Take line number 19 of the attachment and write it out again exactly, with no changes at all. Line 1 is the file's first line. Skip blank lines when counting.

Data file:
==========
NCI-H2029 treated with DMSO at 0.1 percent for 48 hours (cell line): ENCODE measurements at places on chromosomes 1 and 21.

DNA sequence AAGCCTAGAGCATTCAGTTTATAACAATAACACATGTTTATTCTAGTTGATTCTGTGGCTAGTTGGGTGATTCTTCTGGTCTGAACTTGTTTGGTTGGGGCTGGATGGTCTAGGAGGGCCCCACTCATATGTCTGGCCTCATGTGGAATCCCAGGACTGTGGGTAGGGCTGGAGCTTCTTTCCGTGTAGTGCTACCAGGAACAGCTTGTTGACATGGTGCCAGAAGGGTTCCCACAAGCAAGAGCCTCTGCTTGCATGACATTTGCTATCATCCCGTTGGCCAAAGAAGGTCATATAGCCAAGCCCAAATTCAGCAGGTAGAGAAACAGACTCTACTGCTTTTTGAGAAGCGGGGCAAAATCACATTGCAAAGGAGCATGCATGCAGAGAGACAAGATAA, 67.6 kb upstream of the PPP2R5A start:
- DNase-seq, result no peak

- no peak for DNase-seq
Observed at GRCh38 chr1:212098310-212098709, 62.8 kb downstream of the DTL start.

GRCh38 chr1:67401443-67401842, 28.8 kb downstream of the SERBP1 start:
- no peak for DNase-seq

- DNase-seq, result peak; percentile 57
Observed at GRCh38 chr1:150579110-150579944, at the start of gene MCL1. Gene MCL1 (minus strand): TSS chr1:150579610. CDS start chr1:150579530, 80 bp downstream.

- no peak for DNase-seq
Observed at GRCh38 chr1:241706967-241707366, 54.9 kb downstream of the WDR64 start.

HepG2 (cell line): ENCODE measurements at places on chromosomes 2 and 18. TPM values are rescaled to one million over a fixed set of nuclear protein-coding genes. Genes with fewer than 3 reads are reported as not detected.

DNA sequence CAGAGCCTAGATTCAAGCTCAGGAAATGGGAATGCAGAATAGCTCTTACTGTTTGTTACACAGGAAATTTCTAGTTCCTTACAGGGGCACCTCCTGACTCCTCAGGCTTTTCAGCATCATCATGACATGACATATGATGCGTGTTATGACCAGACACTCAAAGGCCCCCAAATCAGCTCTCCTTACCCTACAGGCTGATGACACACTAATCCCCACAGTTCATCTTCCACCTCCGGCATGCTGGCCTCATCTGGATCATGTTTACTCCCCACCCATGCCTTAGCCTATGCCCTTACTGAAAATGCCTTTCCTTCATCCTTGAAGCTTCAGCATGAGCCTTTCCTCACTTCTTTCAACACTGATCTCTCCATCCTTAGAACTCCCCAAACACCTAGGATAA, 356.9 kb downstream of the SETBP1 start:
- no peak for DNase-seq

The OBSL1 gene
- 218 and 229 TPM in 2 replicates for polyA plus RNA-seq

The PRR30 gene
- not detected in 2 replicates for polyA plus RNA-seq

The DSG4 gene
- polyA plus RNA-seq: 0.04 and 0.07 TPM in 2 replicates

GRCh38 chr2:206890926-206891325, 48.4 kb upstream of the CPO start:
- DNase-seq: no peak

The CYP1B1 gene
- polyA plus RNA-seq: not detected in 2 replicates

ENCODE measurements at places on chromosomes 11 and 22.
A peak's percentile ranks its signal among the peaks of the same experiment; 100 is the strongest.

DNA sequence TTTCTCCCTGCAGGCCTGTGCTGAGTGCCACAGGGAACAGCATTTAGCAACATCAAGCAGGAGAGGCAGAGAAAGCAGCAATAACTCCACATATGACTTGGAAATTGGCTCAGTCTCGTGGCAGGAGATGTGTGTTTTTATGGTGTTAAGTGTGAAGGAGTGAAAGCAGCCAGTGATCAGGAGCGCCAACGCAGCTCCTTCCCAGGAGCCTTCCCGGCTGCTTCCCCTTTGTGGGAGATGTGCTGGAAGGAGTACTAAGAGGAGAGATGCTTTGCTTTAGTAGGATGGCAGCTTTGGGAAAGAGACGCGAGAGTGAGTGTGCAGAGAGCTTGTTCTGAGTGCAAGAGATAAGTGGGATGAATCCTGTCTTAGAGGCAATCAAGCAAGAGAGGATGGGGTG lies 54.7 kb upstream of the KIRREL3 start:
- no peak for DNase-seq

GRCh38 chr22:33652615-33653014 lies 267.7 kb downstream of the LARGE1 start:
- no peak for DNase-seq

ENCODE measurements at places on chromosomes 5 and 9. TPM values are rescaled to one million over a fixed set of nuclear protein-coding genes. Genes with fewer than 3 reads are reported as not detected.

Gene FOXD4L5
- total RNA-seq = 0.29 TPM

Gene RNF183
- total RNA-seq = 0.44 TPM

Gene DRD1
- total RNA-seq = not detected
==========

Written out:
The DSG4 gene